“That’s Not My Job”: the US Airways Approach to Customer Service

I fly US Airways only when I have to. That’s a lot, unfortunately, because my family lives in North Carolina where US Airways practically owns the airports in Charlotte, Greensboro, Asheville and Wilmington.

So I grin and bear it, but they really are a broken airline. My recent trip from Washington’s Dulles airport gave me some good insight into what’s exactly wrong.

Here’s what happened to me.

Ordinarily, I avoid checking bags, but for this trip, I had to check a bag. The line snaked at least 60 people deep when I arrived at their check-in counter at Dulles. There were self check-in machines, but they appeared to be broken as no one was using them. Plus they weren’t located off to the side — they were right up at the counter. (You couldn’t access them unless you were going to cut in line in front of other passengers.)

Eventually, after waiting in line for 15 minutes, the lady ahead of my decided to see if the self check in machines were broken.

Guess what?  They weren’t.

I followed her example, swiped my credit card at the self check-in and the agent quickly issued me a boarding pass and took my bag. I should have left it at that. But I couldn’t resist.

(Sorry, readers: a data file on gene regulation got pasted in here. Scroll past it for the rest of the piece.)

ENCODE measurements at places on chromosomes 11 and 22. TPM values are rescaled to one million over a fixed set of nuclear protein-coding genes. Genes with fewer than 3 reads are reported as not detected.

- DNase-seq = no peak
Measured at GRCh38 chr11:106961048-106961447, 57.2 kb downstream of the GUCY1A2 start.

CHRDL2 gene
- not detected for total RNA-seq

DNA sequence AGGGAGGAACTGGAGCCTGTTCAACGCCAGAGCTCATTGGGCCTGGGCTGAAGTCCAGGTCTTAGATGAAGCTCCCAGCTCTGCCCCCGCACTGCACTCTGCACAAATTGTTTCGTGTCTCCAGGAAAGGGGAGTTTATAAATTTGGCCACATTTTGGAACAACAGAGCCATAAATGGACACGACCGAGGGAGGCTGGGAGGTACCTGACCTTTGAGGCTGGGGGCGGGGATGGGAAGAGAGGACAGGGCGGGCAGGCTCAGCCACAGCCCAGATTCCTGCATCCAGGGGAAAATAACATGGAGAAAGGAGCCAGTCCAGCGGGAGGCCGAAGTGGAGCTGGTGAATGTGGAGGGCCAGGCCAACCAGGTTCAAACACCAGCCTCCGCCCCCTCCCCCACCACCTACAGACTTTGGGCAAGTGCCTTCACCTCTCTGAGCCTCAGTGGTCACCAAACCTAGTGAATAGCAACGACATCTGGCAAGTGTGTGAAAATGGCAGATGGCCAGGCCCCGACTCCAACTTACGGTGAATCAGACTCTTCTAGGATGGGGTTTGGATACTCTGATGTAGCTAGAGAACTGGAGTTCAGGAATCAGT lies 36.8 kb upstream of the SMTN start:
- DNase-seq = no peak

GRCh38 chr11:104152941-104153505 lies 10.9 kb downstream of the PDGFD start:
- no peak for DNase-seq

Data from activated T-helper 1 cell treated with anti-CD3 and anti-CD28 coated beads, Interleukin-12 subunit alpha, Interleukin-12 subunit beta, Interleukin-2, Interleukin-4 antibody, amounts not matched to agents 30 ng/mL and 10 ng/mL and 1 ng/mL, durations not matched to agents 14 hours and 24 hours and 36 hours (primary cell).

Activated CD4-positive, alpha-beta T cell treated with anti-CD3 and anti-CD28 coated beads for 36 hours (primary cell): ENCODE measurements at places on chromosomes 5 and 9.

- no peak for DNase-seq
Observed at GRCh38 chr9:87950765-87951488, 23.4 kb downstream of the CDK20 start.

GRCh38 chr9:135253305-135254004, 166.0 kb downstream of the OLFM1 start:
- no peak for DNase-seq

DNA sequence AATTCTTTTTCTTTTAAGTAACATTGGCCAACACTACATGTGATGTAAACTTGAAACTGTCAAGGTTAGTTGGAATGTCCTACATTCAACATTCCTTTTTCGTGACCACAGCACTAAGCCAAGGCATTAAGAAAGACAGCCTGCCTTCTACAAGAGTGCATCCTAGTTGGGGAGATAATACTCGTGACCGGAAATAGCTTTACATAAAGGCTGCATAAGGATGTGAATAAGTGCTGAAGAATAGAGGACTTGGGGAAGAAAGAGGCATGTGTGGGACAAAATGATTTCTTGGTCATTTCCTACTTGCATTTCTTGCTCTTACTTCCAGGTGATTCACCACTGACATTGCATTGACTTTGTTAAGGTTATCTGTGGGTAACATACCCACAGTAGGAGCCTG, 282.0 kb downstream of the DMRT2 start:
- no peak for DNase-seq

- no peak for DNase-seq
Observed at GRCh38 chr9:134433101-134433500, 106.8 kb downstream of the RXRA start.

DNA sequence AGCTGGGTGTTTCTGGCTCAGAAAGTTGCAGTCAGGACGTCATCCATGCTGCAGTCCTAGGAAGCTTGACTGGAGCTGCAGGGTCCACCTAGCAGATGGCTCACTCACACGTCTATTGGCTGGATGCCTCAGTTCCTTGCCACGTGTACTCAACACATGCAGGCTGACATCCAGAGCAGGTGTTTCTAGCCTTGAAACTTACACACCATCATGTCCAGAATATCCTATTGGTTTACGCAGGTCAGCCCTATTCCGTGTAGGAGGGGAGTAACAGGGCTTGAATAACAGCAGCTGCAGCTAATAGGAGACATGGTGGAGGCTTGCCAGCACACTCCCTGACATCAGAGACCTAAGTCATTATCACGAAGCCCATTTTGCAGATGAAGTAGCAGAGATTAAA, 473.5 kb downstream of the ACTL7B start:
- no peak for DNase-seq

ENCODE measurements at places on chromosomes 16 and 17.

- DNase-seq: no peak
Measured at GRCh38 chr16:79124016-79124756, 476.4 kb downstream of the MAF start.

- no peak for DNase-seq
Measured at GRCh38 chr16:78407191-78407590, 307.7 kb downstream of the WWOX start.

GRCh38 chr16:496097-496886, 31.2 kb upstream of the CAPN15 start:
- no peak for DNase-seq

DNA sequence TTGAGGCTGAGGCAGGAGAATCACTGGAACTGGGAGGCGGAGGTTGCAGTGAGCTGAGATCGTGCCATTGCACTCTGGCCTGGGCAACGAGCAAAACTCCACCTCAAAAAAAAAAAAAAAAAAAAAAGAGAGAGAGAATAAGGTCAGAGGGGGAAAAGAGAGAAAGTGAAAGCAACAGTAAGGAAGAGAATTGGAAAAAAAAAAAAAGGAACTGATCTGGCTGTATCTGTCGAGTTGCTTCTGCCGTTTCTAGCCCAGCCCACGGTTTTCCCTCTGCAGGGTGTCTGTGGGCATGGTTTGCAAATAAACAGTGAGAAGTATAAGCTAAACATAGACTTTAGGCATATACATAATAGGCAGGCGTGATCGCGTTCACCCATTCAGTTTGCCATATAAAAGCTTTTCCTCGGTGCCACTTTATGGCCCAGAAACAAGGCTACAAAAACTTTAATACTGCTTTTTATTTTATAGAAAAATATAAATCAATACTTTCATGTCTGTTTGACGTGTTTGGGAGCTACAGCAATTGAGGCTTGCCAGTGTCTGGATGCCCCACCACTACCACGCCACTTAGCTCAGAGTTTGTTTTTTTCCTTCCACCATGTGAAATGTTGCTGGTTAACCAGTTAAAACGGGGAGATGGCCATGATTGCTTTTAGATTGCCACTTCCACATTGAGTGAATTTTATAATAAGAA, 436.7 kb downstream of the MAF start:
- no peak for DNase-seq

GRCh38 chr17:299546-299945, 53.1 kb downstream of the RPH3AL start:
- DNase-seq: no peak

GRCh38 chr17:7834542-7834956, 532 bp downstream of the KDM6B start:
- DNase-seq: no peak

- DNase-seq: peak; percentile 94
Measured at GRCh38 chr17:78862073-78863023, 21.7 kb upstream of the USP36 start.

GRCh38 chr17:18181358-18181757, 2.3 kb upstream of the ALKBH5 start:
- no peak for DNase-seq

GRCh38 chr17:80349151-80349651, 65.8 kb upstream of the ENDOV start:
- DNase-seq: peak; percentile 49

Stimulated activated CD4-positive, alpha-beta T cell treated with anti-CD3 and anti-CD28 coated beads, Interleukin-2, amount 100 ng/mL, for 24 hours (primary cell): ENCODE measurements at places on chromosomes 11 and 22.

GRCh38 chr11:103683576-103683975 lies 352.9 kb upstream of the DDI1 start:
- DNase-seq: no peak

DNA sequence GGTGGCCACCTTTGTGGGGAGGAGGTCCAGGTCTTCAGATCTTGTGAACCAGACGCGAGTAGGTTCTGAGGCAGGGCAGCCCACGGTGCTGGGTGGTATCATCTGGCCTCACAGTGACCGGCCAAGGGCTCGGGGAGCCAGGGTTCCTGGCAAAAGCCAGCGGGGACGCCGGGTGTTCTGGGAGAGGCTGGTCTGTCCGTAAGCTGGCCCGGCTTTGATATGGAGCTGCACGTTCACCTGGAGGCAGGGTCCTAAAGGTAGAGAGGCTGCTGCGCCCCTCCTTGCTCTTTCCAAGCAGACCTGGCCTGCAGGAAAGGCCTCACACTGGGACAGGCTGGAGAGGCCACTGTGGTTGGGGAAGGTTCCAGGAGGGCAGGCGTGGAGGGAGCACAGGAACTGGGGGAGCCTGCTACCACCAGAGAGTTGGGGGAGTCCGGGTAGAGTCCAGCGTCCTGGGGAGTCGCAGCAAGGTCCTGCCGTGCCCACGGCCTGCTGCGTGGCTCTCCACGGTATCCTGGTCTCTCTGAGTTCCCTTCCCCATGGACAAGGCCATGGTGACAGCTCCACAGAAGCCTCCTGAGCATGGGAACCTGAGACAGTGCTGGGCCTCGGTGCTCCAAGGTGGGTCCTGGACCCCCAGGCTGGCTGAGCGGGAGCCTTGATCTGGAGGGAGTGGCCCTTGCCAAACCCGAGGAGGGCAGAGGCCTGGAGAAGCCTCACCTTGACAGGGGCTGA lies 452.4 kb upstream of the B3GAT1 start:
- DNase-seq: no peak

“May I make a suggestion that would improve your customer experience and not cost you an extra penny?”

“Sure,” she replied.

“Well, I’ve been waiting in line over here for the last 15 minutes assuming that your self check in machines were broken. It turns out they weren’t. It would make a lot of sense to have a separate line roped off for the self check-in machines or at the very least have someone make an announcement that they were available.”

“Well sir, ordinarily someone does set up a second line, but that hasn’t been done yet this morning. I’m sorry.”

Piedmont Airlines lapel pin

Piedmont Airlines lapel pin

The next words out of her mouth might as well have been, “Setting up the second line isn’t my job, sir. That’s someone else’s. Rather than improve your experience as our customer by doing what my colleague forgot to do, I will simply sit here and smile.”

Whatever happened to Piedmont Airlines, the airline founded in my hometown? Oh yeah, they got bought by US Airways.

This never would have happened at Piedmont.


Even though US Airways is showing signs of improvement lately — they led U.S. airlines in on-time performance for the first half of the year — until they train employees to work and win together as a team, they will never successfully compete with Jet Blue or Southwest, nor will they inspire the customer loyalty that Piedmont once had.


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